There was an old man with a beard, who said: 'It is just as I feared! Two owls and a hen, four larks and a wren have all built their nests in my beard.— Edward Lear
Stunning Wren quotations
Fool that I was, upon my eagle's wings I bore this wren, till I was tired with soaring, and now he mounts above me.
He who shall hurt the little wren Shall never be beloved by men.
And then the wren gan scippen and to daunce.
For the poor wren (The most diminutive of birds) will fight, Her young ones in her nest, against the owl.
The world is grown so bad, That wrens make prey where eagles dare not perch.
Sometimes I fly like an eagle but with the wings of a wren
Die for adultery! No: The wren goes to't, and the small gilded fly does lecher in my sight
Happily ever after, or even just together ever after, is not cheesy,” Wren said. “It’s the noblest, like, the most courageous thing two people can shoot for.
The wren and the nightingale sound nothing alike, but think how dull the world would be without the songs of both birds.-Miss Kanagawa
Now the wren has gone to roost and the sky is turnin' gold Turnin' from the past, at last and all I've left behind.
The tiger lies low not from fear, but for aim. ~Wren
The wren-box problem is becoming more acute each year, for wrens now demand better housing conditions and labor-saving devices.
Shall eagles not be eagles? wrens be wrens? If all the world were falcons, what of that? The wonder of the eagle were the less, But he not less the eagle.
What is the extinction of a condor to a child who has never seen a wren?
The crow doth sing as sweetly as the lark When neither is attended;
and I think The nightingale, if she should sing by day When every goose is cackling, would be thought No better a musician than the wren. How many thing by season seasoned are To their right praise and true perfection!
You cannot fly like an eagle with wings of a wren.
There was an Old Man with a beard,Who said, 'It is just as I feared! -Two Owls and a Hen,Four Larks and a Wren,Have all built their nests in my beard!'
Raphael paints wisdom; Handel sings it, Phidias carves it, Shakespeare writes it, Wren builds it, Columbus sails it, Luther preaches it, Washington arms it, Watt mechanizes it.
You cannot fly like an eagle with the wings of a wren.
I had no portrait, now, but am small, like the wren;
and my hair is bold, like the chestnut bur; and my eyes, like the sherry in the glass, that the guest leaves.
Words mean what they're generally believed to mean.
When Charles II saw Christopher Wren's St. Paul's Cathedral for the first time, he called it "awful, pompous, and artificial." Meaning roughly: Awesome, majestic, and ingenious.
If I may bend your ear for a moment, I like Terry Pratchett.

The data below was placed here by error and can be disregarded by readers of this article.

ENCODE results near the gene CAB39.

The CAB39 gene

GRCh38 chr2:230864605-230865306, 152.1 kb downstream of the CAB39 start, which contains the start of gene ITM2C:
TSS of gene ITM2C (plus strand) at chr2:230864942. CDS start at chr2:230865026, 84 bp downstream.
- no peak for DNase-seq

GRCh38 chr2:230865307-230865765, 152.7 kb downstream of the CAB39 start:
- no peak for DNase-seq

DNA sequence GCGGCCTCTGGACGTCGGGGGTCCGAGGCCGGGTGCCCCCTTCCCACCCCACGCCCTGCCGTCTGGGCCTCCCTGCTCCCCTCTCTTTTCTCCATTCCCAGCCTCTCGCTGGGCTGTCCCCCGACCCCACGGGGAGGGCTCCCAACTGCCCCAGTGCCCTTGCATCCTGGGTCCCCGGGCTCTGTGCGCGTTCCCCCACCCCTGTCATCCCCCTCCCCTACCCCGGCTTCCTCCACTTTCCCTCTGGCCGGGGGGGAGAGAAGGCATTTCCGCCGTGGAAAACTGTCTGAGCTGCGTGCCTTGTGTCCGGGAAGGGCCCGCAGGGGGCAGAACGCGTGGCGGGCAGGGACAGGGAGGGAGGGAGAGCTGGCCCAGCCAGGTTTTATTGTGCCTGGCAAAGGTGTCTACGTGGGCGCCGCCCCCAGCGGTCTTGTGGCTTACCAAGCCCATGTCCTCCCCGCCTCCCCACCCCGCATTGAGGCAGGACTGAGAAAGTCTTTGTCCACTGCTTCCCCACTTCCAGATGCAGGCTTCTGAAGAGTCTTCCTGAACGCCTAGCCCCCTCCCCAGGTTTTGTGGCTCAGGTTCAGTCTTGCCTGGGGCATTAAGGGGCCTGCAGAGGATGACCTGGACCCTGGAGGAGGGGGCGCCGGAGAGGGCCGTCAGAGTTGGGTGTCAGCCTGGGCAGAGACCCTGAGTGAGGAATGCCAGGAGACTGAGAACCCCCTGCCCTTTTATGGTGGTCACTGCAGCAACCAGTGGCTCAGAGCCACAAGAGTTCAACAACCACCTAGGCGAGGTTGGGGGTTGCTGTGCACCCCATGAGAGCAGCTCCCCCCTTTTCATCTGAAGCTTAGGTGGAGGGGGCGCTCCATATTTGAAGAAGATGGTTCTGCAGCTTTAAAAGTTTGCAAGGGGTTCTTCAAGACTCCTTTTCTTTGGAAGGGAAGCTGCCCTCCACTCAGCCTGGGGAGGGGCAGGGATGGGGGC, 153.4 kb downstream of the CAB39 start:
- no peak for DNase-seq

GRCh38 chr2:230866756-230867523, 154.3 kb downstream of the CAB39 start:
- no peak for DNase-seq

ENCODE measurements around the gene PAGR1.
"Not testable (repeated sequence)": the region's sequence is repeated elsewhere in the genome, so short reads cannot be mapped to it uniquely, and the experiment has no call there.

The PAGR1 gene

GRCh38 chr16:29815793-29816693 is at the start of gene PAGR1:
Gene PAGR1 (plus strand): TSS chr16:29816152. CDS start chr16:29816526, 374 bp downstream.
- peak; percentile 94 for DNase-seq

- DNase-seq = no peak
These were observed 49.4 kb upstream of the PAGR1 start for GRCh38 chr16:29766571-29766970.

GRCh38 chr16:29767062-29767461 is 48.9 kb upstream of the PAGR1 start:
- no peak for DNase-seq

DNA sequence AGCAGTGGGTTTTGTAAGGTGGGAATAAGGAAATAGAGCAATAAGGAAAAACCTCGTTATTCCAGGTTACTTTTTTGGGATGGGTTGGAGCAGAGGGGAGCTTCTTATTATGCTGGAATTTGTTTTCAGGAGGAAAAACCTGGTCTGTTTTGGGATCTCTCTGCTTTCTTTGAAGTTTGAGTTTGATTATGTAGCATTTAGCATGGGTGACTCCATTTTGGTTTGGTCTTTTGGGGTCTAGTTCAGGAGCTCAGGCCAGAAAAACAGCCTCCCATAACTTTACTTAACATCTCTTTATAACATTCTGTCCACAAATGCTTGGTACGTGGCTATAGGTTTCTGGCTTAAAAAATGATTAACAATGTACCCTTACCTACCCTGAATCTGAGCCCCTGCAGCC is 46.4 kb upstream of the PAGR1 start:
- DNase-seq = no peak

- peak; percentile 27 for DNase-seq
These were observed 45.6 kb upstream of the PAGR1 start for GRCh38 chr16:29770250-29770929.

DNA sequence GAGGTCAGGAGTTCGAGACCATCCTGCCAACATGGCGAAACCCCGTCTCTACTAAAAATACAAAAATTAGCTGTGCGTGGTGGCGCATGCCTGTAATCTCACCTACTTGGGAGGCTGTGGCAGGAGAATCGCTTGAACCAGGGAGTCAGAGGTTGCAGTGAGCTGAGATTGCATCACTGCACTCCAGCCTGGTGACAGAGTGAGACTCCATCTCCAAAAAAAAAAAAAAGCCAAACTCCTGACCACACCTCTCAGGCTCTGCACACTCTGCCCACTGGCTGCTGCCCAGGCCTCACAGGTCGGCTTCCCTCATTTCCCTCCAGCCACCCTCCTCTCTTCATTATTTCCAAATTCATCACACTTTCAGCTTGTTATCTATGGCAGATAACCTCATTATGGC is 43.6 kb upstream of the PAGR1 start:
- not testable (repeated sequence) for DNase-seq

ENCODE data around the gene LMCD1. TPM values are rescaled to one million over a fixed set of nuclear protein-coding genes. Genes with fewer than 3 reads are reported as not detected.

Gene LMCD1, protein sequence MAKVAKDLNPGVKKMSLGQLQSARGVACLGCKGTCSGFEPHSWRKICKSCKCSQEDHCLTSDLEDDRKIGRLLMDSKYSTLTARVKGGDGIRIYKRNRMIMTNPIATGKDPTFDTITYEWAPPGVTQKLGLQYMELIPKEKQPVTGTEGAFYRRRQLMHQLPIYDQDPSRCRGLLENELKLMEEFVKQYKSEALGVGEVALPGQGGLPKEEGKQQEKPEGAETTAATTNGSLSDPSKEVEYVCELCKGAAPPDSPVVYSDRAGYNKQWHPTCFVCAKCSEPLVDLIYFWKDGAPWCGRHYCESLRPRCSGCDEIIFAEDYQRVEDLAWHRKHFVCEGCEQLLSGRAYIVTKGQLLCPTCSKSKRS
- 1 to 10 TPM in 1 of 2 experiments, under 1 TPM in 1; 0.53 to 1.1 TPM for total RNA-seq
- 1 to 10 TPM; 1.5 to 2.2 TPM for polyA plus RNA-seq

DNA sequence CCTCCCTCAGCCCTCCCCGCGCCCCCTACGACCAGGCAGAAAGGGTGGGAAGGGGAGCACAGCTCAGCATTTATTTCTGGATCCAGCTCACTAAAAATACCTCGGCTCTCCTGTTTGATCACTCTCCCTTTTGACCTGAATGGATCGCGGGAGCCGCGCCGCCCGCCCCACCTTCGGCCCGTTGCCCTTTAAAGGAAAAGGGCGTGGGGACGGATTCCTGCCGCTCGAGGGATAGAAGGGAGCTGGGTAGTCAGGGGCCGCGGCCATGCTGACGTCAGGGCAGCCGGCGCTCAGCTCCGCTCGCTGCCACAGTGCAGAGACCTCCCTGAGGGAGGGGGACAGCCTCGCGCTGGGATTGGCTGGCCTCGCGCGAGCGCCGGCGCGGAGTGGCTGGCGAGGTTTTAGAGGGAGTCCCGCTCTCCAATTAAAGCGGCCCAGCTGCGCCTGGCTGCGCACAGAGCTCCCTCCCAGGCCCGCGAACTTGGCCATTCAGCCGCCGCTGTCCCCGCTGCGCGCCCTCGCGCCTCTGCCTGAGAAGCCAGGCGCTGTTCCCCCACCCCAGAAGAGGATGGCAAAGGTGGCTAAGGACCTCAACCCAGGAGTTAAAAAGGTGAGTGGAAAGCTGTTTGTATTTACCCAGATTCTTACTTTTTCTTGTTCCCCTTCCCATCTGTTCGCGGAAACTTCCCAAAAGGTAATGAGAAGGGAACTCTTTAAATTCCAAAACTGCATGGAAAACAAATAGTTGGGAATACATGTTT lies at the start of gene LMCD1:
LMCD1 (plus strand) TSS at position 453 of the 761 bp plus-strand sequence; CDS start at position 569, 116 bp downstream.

I like footnotes. I like footnotes even when they are not as entertaining as a Pratchett footnote, even when they are in the middle of a book on evolutionary biology and briefly explain the Red Queen hypothesis or the fate of the Stephen's Island Wren or how many bunnies can dance on the back of Australia. Footnotes fill me with a very mild glee. The endnote simply does not compare.
The question before me, now that I am old, is not how to be dead, which I know from enough practice, but how to be alive, as these worn hills still tell, and some paintings of Paul Cezanne, and this mere singing wren, who thinks he's alive forever, this instant, and may be.
Glory, glory, said the Bee, Hallelujah, said the Flea.
Praise the Lord, remarked the Wren. At springtime all is born-again.
It was a spring without voices. On the mornings that had once throbbed with the dawn chorus of robins, catbirds, doves, jays, wrens, and scores of other bird voices there was now no sound; only silence lay over the fields and woods and marsh... Even the streams were now lifeless... No witchcraft, no enemy action had silenced the rebirth of new life in this stricken world. The people had done it themselves.
I honor the wisdom of life. I learn from life in all its forms. The tree teaches me. The sparrow and the wren sing my song. I am open to the lessons Life brings me from the earth. I learn from the wind, from the sun, from the small flowers, and from the stars. I walk without arrogance. I learn from all I encounter. I open my mind and heart to the guidance and love that come to me from the natural world.
The authour who imitates his predecessors only by furnishing himself with thoughts and elegances out of the same general magazine of literature, can with little more propriety be reproached as a plagiary, than the architect can be censured as a mean copier of Angelo or Wren, because he digs his marble out of the same quarry, squares his stones by the same art, and unites them in columns of the same orders.
The market economy needs no apologists and propagandists.
It can apply to itself the words of Sir Christopher Wren's epitaph in St. Paul's: 'If you seek his monument, look around.'
I love Wren and he knows it.” “Yeah, but he seems like he wouldn’t welcome it.” “Sometimes he doesn’t. But it’s like Cherise says, the hardest ones to love are always the ones who need it most.” (Aimee to Fang)
Sometimes Frank sighed, thinking he had caught a tropic bird, all flame and jewel color, when a wren would have served him just as well. In fact, much better.
No can do. Wren stays here. (Dev) Not what I was told. (Varyk) Well, I just told you. (Dev)
Not that I’ve ever feared a fight or backed down from one –(Wren) That’s the truth. I swear he’s half beta fish. He’d fight his own reflection to prove a point. (Maggie)
How many more are there like you? (Maggie) Enough to make the cast of a Cecil B.
DeMille film look like a two-man opera. (Wren)
So what happened? (Maggie) Nothing major. It’s just a group of assholes out to kill me. (Wren)